SACRAMENTO – Governor Edmund G. Brown Jr. has signed legislation – SB 834 by Senator Hannah-Beth Jackson (D-Santa Barbara) and AB 1775 by Assemblymember Al Muratsuchi (D-Torrance) – to block new federal offshore oil drilling along California’s coast, and announced the state’s opposition to the federal government’s plan to expand oil drilling on public lands in California.
“Today, California’s message to the Trump administration is simple: Not here, not now,” Brown said. “We will not let the federal government pillage public lands and destroy our treasured coast.”
This action comes days before grassroots activists, mayors, governors, heads of industry and international leaders convene in San Francisco for the express purpose of mobilizing climate action at the Global Climate Action Summit.
SB 834 and AB 1775 block the Trump administration’s plan to expand offshore oil drilling by prohibiting new leases for new construction of oil and gas-related infrastructure, such as pipelines, within state waters if the federal government authorizes any new offshore oil leases.
“From the 1969 Santa Barbara oil spill to the 2015 Refugio spill, I represent a community that knows all too well the devastation oil spills can bring to our economy and environment. I’m very pleased to see this legislation signed into law, because we’ve always known, that if we don’t drill, it can’t spill,” said Senator Jackson.
The bills also require new public notices and processes for lease renewals, extension amendments or modifications to authorize new construction of oil and gas-related infrastructure associated with new federal leases. There has been no federal expansion of oil and gas drilling along California’s coastline for more than 30 years.
“With the signing of AB 1775 and SB 834, California is fighting back against the Trump administration’s plan to expand offshore oil drilling off California’s coast,” Muratsuchi said. “We are standing up to protect the South Bay in my district and our state’s entire coast from the threat of more offshore oil drilling and ugly oil rigs. I thank Governor Brown for leading the resistance and Senator Jackson for working with me to protect our state’s multibillion dollar coastal economy and beautiful beaches and coastline.”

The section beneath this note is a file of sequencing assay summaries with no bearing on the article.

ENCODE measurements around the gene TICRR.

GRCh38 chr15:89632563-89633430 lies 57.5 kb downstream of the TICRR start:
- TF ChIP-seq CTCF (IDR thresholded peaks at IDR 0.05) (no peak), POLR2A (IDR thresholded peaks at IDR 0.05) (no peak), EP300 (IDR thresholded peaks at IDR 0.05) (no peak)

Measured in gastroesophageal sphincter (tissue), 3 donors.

Separately, the Governor submitted the state’s formal opposition to the Bureau of Land Management’s proposal to open new public land and mineral estates for oil and gas lease sales.
“It has been more than 20 years since the Bureau of Land Management last expanded the availability of federal public lands and mineral estates for oil and gas leases in the Central Valley and Central Coast of California,” Brown wrote in his letter to the U.S. Secretary of the Interior. “Since then, the world’s understanding of the threats of climate change has greatly advanced and, in many cases, these threats have become reality.
“The Bureau’s proposal to open up new areas of the state to oil and gas production demonstrates an ignorance of these critical developments and is contrary to the course California has set to combat climate change and to meet its share of the goals outlined in the Paris Agreement,” Brown wrote. “The Bureau should abandon this effort and not pursue opening any new areas for oil and gas leases in this state.”
In addition to the governor’s letter, the state also included comments on the proposal from the California Department of Conservation, the California Department of Fish and Wildlife, the California Department of Water Resources, the California Department of Parks and Recreation, the California Air Resources Board and the State Water Resources Control Board.
Earlier this year, Brown joined Oregon Governor Kate Brown and Washington Governor Jay Inslee to condemn the Trump administration’s proposal to expand oil and gas offshore drilling. The Governor has also voiced California’s opposition to this proposal in discussions with the U.S. Secretary of the Interior in January and February.
In late 2016, Brown called on the federal government to use its authority under Section 12(a) of the Outer Continental Shelf Lands Act to withdraw federal waters off the coast of California from new offshore oil and gas leasing and guarantee the prohibition of future oil and gas drilling in these waters.
The Governor also signed AB 2864 by Assemblymember Monique Limón (D-Santa Barbara) which will improve the assessment of damage and restoration and mitigation measures after an oil spill affecting coastal resources.
For full text of the bills, visit http://leginfo.legislature.ca.gov. The full text of the Governor’s letter, with the state’s comments on the proposal, can be found here.